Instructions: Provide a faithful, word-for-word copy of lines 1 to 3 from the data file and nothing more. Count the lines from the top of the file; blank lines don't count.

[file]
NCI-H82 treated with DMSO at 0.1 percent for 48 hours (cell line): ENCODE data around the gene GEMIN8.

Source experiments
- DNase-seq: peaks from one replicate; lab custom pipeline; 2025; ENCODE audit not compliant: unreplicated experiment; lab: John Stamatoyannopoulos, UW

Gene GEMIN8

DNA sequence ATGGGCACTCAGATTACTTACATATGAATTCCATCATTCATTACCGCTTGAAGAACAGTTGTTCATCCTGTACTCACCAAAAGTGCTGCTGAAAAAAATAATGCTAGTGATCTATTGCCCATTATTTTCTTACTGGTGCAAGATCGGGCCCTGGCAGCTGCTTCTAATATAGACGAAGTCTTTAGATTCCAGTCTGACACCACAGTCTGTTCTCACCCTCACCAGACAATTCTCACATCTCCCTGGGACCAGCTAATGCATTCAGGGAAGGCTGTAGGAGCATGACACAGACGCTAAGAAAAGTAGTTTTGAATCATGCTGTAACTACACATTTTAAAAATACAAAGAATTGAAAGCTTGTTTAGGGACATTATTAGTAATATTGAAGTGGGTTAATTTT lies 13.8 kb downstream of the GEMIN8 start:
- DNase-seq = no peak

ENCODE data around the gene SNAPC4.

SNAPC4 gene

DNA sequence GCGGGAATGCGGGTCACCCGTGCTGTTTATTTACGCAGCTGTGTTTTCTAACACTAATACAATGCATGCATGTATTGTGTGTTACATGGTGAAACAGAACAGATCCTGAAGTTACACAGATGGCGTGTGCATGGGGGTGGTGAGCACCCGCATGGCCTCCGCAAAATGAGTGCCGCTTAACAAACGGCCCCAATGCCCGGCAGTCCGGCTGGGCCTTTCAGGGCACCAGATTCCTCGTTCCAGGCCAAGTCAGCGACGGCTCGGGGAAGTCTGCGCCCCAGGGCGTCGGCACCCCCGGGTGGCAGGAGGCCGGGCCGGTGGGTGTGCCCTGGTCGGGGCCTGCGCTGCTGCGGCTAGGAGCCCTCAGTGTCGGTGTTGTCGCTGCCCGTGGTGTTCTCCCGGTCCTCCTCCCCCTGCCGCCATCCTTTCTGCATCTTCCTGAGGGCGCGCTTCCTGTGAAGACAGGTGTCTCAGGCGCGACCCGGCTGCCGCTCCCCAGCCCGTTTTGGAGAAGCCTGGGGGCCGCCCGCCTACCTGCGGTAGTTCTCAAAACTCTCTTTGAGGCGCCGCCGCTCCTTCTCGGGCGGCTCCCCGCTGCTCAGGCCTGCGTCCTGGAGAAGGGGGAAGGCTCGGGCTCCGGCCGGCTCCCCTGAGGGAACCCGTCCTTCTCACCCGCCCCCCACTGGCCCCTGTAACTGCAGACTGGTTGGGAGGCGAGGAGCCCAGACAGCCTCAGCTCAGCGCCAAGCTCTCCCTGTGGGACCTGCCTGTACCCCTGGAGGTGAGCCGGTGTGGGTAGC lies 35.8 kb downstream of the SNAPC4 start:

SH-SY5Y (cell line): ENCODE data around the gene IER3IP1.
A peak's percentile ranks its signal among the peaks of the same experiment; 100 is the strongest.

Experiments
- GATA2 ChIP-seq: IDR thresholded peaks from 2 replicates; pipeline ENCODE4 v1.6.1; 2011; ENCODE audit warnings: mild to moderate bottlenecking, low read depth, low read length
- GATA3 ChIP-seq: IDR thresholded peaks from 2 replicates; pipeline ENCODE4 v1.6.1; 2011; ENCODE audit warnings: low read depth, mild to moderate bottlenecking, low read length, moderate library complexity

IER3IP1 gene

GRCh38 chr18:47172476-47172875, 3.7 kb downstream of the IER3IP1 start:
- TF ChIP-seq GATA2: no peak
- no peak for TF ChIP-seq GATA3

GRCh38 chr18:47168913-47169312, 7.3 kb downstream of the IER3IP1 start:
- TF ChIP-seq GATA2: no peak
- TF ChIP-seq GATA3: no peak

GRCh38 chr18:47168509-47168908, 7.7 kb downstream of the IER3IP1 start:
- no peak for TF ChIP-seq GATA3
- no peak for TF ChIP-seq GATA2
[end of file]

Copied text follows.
NCI-H82 treated with DMSO at 0.1 percent for 48 hours (cell line): ENCODE data around the gene GEMIN8.

Source experiments
- DNase-seq: peaks from one replicate; lab custom pipeline; 2025; ENCODE audit not compliant: unreplicated experiment; lab: John Stamatoyannopoulos, UW